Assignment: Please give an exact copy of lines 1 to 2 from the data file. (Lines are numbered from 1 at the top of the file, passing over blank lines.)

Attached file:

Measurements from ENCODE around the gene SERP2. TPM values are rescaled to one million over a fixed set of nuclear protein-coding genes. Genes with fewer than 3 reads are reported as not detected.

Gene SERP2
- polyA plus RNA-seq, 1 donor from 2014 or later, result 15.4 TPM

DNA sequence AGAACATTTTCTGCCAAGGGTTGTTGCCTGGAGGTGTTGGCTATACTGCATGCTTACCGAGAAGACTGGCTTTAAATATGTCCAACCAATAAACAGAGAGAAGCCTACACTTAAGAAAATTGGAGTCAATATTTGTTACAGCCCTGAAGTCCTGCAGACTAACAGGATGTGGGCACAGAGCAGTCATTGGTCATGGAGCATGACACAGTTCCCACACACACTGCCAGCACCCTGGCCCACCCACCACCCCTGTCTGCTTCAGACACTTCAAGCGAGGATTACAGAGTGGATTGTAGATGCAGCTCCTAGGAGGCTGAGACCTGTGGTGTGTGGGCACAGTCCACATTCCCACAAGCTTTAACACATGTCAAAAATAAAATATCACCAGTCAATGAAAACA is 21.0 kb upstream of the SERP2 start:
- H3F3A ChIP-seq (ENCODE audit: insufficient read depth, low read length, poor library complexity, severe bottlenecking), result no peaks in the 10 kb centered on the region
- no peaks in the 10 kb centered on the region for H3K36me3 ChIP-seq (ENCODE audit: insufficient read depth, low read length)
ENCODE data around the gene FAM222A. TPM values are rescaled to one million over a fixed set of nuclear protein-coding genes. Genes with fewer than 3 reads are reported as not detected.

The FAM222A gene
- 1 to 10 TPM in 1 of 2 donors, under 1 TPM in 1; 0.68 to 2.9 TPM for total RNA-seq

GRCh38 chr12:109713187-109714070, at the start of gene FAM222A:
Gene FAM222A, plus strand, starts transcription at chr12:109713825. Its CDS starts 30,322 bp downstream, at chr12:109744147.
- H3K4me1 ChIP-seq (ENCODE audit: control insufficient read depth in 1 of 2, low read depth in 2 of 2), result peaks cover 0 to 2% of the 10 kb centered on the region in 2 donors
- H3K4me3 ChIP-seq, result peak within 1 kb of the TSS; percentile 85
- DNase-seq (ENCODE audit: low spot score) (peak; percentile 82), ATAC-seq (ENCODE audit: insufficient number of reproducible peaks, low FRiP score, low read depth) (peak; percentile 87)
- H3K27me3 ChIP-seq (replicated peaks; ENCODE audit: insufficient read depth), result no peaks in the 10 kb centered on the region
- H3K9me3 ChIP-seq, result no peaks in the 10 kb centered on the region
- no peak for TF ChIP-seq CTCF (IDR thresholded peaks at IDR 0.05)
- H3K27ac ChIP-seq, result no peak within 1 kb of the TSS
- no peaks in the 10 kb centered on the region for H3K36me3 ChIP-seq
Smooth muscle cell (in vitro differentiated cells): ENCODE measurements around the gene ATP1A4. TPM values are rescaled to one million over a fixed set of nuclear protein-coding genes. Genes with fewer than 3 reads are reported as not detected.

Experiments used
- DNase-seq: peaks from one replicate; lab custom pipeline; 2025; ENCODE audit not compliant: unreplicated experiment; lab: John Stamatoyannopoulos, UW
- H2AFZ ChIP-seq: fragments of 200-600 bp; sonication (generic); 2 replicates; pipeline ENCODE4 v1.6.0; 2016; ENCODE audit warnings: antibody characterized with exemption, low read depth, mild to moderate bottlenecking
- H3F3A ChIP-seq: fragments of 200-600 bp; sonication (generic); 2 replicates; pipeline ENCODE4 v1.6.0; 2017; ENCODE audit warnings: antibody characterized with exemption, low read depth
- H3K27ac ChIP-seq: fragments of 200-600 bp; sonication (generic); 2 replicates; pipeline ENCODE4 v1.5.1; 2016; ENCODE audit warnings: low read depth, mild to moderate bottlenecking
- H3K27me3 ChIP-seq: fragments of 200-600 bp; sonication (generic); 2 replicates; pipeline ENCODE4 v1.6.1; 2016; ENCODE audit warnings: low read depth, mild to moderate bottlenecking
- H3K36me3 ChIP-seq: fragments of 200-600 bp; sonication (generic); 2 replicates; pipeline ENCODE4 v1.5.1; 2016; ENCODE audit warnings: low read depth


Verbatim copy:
Measurements from ENCODE around the gene SERP2. TPM values are rescaled to one million over a fixed set of nuclear protein-coding genes. Genes with fewer than 3 reads are reported as not detected.

Gene SERP2